A brand exists in the minds of consumers. That’s it. Nowhere else.
No matter how clever your brand messaging is, it can’t alter the brand. It can only raise awareness or reinforce existing perceptions. If consumers know a brand promise is empty, they’ll just scoff at the disconnect between the message and the actual customer experience.
Scary thought, right?
Not if you’re committed to following through on your brand promise, and you move heaven and earth to do it.
Some brands get it. They know success depends on listening to and understanding the customer, empowering employees to achieve excellence, making sure brand standards are met on the front line, and innovating in response to market trends.
Other brands have a more insular view. And we all know what happens when customer-facing businesses lose sight of what’s important.
To us, the brand promises below represent a wholehearted investment in serving the needs of customers—and in going further to earn their confidence, loyalty, and trust.
We’ve collected some of the greatest brand promise examples we’ve ever seen. Some of these brands you’d expect to make the list, and others may come as a surprise, but it just goes to show that a successful brand is a lot more than a logo, icon or memorable slogan.
Geico: “15 minutes or less can save you 15% or more on car insurance.”
This brand promise has become the basis of Geico’s entire marketing strategy, leading them to the top of the auto-insurance industry. Though a time-based promise can be tricky to keep, it’s easy to measure. Geico has done a great job at maintaining their image and keeping their promise.
Coors Light: “The World’s Most Refreshing Beer”
This straight-forward brand promise is both simple and informative, easily capturing the spirit of the company in one sentence. While “refreshing” may mean different things to different people, it’s overall concept for a light beer is generally agreed upon – and an amount of exaggeration is implied (and accepted) with the claim of “world’s most.”
Coca-Cola: “To inspire moments of optimism and uplift.”
Coca-Cola’s brand promise takes a bit of a different route. It does not mention the product or service, but instead aims to convey a mindset held by all of those that are a part of the company. With a brand promise like this, Coca-Cola positions themselves as a lifestyle brand that is about much more than just manufacturing popular drinks.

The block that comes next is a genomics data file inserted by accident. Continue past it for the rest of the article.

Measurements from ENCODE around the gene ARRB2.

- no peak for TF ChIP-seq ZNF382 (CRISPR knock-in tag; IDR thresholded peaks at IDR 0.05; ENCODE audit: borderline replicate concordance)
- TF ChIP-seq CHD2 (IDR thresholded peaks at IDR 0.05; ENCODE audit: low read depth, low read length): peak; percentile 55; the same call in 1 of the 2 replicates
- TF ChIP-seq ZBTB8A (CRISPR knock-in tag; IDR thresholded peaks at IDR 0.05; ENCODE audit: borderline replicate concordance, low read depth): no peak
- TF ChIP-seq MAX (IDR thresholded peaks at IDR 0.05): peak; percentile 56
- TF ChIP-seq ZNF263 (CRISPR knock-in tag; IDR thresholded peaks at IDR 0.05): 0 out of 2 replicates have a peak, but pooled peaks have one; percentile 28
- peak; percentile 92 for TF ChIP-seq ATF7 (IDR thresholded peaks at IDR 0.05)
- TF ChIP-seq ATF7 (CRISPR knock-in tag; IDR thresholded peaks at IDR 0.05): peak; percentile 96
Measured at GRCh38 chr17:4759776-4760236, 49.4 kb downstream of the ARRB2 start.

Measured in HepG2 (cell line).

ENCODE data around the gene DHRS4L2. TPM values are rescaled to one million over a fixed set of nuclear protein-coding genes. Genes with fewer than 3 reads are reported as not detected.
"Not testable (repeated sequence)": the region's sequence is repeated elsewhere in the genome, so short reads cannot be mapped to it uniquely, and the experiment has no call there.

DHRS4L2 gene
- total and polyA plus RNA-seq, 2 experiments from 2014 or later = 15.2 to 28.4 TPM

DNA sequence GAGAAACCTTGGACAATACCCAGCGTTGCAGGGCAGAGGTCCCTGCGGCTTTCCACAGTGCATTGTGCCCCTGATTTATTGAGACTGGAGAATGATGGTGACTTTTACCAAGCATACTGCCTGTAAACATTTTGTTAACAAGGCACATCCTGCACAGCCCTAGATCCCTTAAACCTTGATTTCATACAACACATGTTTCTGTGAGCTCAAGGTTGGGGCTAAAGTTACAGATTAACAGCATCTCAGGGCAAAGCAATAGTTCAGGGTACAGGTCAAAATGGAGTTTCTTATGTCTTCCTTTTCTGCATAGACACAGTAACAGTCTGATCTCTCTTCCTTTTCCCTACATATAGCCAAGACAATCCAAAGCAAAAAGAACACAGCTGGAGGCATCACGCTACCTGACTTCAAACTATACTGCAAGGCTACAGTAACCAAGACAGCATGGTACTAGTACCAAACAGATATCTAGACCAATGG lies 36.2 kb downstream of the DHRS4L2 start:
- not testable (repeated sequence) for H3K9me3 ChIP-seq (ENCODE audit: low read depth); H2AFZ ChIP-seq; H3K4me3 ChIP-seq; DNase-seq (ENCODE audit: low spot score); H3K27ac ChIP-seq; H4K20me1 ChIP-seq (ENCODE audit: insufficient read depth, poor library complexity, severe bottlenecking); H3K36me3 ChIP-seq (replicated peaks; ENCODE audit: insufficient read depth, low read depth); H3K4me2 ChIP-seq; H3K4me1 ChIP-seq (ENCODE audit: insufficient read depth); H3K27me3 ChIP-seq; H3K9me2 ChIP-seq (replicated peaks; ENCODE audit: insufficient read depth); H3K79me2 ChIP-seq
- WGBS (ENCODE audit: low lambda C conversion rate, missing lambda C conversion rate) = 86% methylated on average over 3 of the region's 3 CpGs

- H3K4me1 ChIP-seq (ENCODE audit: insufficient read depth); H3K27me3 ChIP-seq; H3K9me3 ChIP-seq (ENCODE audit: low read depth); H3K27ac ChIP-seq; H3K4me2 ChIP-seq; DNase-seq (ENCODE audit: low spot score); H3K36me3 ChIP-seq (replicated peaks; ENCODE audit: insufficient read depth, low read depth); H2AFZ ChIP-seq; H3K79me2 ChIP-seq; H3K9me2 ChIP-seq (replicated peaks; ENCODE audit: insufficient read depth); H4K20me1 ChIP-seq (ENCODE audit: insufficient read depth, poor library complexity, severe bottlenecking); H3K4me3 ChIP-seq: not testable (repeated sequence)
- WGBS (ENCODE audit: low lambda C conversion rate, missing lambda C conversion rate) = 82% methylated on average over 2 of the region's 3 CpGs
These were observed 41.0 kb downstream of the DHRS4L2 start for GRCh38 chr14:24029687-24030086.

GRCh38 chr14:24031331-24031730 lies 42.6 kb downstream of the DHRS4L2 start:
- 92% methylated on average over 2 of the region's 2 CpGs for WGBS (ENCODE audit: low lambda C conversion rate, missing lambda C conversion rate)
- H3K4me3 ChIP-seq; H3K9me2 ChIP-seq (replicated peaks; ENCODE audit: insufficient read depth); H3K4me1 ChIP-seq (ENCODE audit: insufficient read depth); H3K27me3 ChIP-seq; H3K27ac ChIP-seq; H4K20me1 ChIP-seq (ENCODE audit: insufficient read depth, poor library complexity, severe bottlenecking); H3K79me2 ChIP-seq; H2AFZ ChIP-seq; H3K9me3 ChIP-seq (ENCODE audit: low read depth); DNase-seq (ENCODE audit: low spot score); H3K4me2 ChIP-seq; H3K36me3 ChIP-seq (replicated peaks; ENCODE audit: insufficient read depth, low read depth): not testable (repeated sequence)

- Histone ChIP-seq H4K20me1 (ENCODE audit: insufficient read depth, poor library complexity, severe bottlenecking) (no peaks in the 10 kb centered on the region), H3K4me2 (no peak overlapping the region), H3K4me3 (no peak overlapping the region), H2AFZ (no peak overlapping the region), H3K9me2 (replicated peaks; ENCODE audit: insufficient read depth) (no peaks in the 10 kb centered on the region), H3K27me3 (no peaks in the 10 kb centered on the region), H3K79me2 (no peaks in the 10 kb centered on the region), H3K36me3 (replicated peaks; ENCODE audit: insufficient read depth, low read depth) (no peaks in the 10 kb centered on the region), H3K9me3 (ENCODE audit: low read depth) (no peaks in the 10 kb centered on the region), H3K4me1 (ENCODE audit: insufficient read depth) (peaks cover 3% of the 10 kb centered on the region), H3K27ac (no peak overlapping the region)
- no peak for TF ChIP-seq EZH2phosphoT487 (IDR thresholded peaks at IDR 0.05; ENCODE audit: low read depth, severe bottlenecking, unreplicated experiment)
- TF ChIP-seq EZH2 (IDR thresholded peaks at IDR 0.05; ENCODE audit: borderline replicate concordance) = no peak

BMW: “The Ultimate Driving Machine”
This bold statement is the driving force behind BMW’s brand. They aim to produce only the most efficient and elegant vehicles and their brand promise states this with confidence.
Nike: “To bring inspiration and innovation to every athlete in the world.”
Similar to Coca-Cola, this brand promise doesn’t even mention Nike products, but instead tells the consumer how they think and what they aim to do on a much larger scale than sports clothing and equipment.
Harley Davidson: “We are Harley Davidson.”
Harley Davidson have had a number of different brand promises through the years, but all of which revolve around the simple fact that there is nothing like a Harley. The cultural icon needs little explanation, and so their most recent brand promise doesn’t attempt to be anything but simple and to-the-point, promising a consistent experience with their company every single time.
Apple: “Think different.”
What started as a shrug to IBM’s “Think,”, Apple’s brand promise is arguably the most famous slogan of all time and the key to Apple’s wild success in the computer industry. Apple’s brand promise is two-sided – their guarantee to create products based on seeing the world a little differently, and their promise to inspire their customers to do the same.
H&M: “More fashion choices that are good for people, the planet and your wallet.”
Karl-Johan Persson, CEO of H&M says, “We have set ourselves the challenge of ultimately making fashion sustainable and sustainability fashionable.” This is a promise the brand achieves with sustainable materials in their product and consistent low prices.
Starbucks: “To inspire and nurture the human spirit – one person, one cup and one neighborhood at a time.”
With a following as iconic as Apple, it’s no surprise that Starbucks provides a great brand promise example, and one they continue to deliver on. Like many company, Starbucks distinguished themselves as a lifestyle brand looking to bring much more to the world than a great cup of coffee.
Wegmans: “Consistent low prices.”